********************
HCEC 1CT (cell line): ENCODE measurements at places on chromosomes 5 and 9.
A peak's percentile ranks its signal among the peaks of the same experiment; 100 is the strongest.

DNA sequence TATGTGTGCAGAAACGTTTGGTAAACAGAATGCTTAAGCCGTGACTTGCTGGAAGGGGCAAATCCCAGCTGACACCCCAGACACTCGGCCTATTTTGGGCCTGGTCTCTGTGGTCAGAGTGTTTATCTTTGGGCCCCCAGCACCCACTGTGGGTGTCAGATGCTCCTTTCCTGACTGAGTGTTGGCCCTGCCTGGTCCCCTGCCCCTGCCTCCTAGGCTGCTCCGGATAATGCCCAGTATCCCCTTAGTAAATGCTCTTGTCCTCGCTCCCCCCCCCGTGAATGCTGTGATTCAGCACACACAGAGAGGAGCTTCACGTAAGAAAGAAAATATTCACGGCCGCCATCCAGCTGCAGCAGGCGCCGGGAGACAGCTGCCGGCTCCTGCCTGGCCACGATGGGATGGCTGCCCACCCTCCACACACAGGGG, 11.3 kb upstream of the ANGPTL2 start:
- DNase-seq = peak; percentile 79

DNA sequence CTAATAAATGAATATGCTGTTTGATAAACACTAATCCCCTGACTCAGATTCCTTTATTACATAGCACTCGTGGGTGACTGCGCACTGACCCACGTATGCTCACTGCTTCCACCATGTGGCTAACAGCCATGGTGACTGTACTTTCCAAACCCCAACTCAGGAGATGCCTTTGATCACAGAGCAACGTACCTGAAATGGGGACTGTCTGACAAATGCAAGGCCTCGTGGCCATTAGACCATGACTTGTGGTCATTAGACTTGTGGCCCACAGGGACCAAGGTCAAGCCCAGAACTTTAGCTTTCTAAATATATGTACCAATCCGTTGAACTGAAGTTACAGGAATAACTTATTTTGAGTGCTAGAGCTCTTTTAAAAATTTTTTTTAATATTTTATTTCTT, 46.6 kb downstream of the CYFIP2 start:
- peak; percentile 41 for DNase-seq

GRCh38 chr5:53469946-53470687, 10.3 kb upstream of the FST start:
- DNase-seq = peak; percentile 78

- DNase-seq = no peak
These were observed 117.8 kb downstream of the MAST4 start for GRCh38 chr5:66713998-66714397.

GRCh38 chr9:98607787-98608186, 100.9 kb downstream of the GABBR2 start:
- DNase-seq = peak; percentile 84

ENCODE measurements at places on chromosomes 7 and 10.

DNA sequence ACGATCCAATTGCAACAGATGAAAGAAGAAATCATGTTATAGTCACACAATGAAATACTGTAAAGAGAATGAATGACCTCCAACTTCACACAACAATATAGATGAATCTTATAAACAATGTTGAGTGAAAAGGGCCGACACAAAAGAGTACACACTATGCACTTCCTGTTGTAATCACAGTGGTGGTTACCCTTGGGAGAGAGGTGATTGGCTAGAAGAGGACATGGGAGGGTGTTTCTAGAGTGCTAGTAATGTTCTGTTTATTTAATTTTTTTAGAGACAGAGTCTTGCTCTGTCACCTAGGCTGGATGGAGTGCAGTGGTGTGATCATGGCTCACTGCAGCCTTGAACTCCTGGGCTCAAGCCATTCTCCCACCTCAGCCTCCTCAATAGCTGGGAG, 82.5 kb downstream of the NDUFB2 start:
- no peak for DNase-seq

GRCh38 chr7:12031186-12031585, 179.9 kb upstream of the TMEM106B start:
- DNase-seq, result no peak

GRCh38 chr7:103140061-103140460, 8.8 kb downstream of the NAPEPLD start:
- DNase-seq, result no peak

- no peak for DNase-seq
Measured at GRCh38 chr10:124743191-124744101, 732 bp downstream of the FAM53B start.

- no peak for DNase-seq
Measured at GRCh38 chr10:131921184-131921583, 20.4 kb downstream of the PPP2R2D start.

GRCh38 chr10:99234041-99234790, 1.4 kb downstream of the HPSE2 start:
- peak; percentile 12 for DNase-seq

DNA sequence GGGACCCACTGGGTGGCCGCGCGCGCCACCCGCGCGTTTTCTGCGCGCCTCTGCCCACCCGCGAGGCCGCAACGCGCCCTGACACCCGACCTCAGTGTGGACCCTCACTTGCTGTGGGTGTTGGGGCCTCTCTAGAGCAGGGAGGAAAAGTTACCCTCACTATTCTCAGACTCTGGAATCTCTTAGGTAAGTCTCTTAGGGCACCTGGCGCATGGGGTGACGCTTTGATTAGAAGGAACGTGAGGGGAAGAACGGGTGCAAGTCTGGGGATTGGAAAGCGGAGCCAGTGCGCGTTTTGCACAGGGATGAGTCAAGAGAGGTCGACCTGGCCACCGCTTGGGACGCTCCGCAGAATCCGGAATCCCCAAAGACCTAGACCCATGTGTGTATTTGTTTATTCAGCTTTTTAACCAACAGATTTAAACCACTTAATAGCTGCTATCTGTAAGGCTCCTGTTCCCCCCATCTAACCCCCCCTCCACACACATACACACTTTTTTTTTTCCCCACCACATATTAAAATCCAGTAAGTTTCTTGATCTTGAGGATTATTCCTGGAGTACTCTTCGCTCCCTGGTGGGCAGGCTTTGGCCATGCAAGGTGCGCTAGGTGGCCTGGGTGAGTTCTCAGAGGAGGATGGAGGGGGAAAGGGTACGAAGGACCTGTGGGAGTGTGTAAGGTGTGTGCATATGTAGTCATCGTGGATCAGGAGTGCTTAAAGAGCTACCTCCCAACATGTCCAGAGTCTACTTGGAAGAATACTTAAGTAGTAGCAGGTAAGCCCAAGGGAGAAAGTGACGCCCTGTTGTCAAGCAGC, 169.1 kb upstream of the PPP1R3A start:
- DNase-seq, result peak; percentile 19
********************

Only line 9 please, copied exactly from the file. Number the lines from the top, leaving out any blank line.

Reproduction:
- DNase-seq = no peak